CALAIS, Maine — When Marilyn Sotirelis retires at the end of June — after 34 years as the Calais city librarian — she plans on doing two things: heading off to volunteer at the Calais Elementary School library, and sitting down to read a good book.
As she reminisced this week on her career, Sotirelis said, “It was never, ever about the books. It was about the people.”
She said that since announcing her retirement a month ago, she has been privately saying goodbye to her patrons, a task she admits has been difficult. “We are sharing our memories, one on one.”
Besides the patrons, Sotirelis said she also will miss the view from the castlelike library that overlooks the St. Croix River. “It has been such a constant,” she said.
Diane Barnes, Calais City Manager, said the city is seeking Sotirelis’ replacement, but added, “We can replace the position but never the individual. The continuity of service, and friendly face for so many years is not going to be easily replaced.”
Sotirelis has been head librarian at Calais since 1984 and during that time has watched the library transform through technology. She said an addition was built in 1985 and a major renovation in 2002 brought the library not just into the 21st century, but reinforced the original building for a few more decades.
Inside, a bank of computers is now heavily used, 40 percent of her patrons are from New Brunswick, the collection has been completely logged online and an art gallery has been added. The Calais Free Library also continues to be one of the heaviest users in northeastern Maine of the interlibrary loan program. Sotirelis also has written and obtained several grants, including one that installed air conditioning in the children’s room, and has put great emphasis on the genealogy section of the library.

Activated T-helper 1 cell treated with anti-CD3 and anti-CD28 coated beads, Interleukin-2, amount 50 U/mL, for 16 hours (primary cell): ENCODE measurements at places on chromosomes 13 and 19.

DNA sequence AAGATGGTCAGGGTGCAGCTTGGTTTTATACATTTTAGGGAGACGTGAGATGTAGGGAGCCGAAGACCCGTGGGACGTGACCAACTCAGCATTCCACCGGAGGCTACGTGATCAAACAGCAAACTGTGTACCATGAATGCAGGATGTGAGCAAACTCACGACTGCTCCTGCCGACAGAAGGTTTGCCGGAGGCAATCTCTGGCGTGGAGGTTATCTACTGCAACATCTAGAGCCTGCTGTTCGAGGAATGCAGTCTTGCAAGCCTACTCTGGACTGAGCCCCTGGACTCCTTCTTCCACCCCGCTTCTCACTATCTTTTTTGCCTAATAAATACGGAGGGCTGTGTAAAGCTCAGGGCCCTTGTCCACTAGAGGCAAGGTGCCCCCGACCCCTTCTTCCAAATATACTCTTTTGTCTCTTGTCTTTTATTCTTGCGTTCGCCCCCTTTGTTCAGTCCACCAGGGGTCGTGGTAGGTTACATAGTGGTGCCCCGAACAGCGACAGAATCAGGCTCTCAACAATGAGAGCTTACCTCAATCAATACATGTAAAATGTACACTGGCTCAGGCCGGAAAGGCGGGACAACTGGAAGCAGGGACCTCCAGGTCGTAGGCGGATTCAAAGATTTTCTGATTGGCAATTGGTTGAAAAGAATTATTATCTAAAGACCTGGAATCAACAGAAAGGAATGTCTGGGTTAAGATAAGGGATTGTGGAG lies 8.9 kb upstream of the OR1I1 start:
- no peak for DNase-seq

“In some ways, you wouldn’t recognize the library I started with compared to today. But we are offering the same services originally offered in 1892, just in a different format,” she said. “We now have audio, video, DVDs, and the ability to download to an e-reader.”
Sotirelis started her career in libraries as a pro-tem librarian at the Special Services Library, U.S. Army Hospital Library in Heidelberg, Germany. Although Sotirelis earned her bachelor’s degree in education at the University of Maine and worked as a teacher in both the Perry and Pembroke elementary schools, her heart had decided that the world she really wanted was the one she had discovered in the that small library in Germany.
She was hired in 1979 as the part-time librarian at the Calais Elementary School, when the library was simply a room full of books. Sotirelis catalogued and shelved every book; then library volunteers were trained to help with checking out books for the children in all the classrooms. She jumped at the opportunity to work at the Calais Free Library shortly afterward and was hired as head librarian in 1984.
“I felt more joy on that day I was hired than nearly any other in my life,” she said. “I have treasured this work.”
In her 29 years as head librarian, Sotirelis is most proud of two accomplishments: handling each of the 40,000 library volumes at least three times as the collection was placed online and building the interlibrary loan program, which users can access from home. “We are truly a library without walls,” she said.
“I think people take pride in our library, as we do them,” she said. “Our patrons are our top priority every day. We don’t just say that. We live that.”
She said she has been honored to work with her board of trustees, the Friends of the Calais Library and the three other library staffers. “It is such a small staff that we get to know and love each other,’’ she said.
To prepare for this life change, Sotirelis said she recently read a book about how to retire. “It said you should have a plan. I don’t, but it doesn’t bother me.”
After summer vacation, however, Sotirelis said she will volunteer at the Calais Elementary Library.
“I see it as a circle. One lovely circle.”